Tulane Medical Center has again been recognized as a High-Performing Hospital by U.S. News & World Report for its treatment of two of the region's most serious health concerns - chronic obstructive pulmonary disease (COPD) and heart failure.
Additionally, the publication's 2019-20 rankings also note Tulane Medical Center as a high-performing facility in nephrology services.
This designation is part of the publication's annual Best Hospitals rankings, which evaluates more than 4,500 hospitals nationwide. The Best Hospitals methodologies include objective measures such as patient survival, the number of times a given procedure is performed, infection rates, adequacy of nursing staff and more.
"Together with the physicians of the Tulane University School of Medicine, we have set a goal of achieving Best Hospitals Honor Roll status for an academic medical center, representing the pinnacle in quality care, patient safety and reputation," said Randy Moresi, interim CEO of Tulane Health System. "There has been tremendous work already to build and improve processes, elevate our quality of care and better validate the amazing work provided at Tulane's campuses every day.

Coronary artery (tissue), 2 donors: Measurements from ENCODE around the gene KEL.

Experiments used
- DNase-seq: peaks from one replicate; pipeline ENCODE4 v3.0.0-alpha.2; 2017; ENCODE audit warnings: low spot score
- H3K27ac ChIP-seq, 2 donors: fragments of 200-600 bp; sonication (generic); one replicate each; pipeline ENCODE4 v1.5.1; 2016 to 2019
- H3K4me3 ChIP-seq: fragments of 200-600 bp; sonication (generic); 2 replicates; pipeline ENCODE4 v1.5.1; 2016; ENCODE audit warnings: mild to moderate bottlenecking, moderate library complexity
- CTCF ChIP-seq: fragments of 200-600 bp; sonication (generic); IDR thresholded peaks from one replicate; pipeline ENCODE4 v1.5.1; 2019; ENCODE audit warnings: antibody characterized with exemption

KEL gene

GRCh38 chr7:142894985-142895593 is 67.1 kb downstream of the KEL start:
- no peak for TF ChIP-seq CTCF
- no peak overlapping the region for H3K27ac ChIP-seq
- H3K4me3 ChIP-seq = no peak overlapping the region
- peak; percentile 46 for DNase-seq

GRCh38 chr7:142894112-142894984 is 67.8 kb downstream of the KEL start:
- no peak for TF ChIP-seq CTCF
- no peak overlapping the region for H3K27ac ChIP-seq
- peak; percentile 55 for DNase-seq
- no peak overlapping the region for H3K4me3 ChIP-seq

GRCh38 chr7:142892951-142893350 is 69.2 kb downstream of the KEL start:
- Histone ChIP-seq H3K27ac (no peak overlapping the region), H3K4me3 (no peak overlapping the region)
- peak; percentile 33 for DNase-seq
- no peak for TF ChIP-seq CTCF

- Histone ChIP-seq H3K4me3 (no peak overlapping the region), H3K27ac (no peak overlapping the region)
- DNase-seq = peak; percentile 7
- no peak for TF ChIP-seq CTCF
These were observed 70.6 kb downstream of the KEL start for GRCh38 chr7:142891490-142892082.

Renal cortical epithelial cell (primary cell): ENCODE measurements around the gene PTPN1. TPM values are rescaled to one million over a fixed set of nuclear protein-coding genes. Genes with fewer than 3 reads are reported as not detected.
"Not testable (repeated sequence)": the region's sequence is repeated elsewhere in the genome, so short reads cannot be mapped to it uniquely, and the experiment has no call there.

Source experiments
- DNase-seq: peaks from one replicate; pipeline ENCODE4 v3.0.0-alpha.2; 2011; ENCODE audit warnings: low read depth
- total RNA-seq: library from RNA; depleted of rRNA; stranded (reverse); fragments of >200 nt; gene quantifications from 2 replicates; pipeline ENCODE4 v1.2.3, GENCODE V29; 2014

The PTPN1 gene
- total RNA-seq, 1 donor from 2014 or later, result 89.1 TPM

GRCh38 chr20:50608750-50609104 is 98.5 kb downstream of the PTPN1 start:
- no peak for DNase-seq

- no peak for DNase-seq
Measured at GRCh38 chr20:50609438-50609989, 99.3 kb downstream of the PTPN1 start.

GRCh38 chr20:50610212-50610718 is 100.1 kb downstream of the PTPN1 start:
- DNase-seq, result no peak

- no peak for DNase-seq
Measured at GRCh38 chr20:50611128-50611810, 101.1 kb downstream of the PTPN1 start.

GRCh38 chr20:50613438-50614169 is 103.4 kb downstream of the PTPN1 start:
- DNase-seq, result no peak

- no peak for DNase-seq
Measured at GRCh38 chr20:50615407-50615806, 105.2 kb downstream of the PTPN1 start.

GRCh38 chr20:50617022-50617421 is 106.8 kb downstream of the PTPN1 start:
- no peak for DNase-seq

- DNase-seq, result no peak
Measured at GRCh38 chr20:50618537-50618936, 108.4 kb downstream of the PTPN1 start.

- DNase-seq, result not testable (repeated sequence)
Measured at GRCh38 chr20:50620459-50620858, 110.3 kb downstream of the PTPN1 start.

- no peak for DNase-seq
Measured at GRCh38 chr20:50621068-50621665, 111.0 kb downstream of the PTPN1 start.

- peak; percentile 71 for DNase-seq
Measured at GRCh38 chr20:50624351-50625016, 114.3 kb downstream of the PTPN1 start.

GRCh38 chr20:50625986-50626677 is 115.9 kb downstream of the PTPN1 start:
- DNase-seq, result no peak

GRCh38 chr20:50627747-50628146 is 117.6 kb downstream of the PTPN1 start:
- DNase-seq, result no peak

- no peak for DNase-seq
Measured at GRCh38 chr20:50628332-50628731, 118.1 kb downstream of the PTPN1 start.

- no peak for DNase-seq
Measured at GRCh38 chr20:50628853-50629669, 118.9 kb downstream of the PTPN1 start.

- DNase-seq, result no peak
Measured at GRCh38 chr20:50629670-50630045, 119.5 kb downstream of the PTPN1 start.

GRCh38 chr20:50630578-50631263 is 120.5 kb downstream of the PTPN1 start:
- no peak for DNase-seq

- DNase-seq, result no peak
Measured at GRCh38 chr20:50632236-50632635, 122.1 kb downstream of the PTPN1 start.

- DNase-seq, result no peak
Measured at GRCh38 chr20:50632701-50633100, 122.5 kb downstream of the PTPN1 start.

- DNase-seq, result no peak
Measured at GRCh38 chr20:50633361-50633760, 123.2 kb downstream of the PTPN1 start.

"These recognitions are evidence we're on the right track. I'm proud of the work we're doing and even prouder of the skilled, compassionate teams who are doing it."
The annual ratings, now in their fifth year, are designed to assist patients and their doctors in making informed decisions about where to receive care for common conditions and elective procedures. Fewer than a third of all hospitals received any high-performing rating.
"For 30 years, U.S. News has strived to make hospital quality more transparent to healthcare consumers nationwide," said Ben Harder, the publication's managing editor and chief of health analysis. "By providing the most comprehensive data available on nearly every hospital across the United States, we give patients, families and physicians information to support their search for the best care across a range of procedures, conditions and specialties."
Heart failure occurs when the heart muscle is weakened and cannot pump enough blood to adequately meet the body's needs for blood and oxygen. About 5.7 million adults in the United States have heart failure, and the condition is a contributing cause in one in nine deaths.
Tulane Health System offers a comprehensive heart failure management program that includes diagnosis, medication, treatment and communication initiatives, with the overall goal of improving patients' quality of life while minimizing the need for hospitalization.
COPD includes emphysema, chronic bronchitis and other diseases that cause breathing problems. Nearly 16 million Americans have been diagnosed with COPD. Tulane Health System, with generous support from the Dorney-Koppel Foundation, has developed the Grace Anne Dorney Pulmonary Cardiac Rehabilitation Center, a dedicated, multidisciplinary unit focused on providing treatment for conditions like COPD.
The U.S. News rankings are among several recent quality awards earned by Tulane Medical Center. Last year, the hospital was named a Top 50 Cardiovascular Hospital by IBM Watson Health and a World's Best Hospital by Newsweek.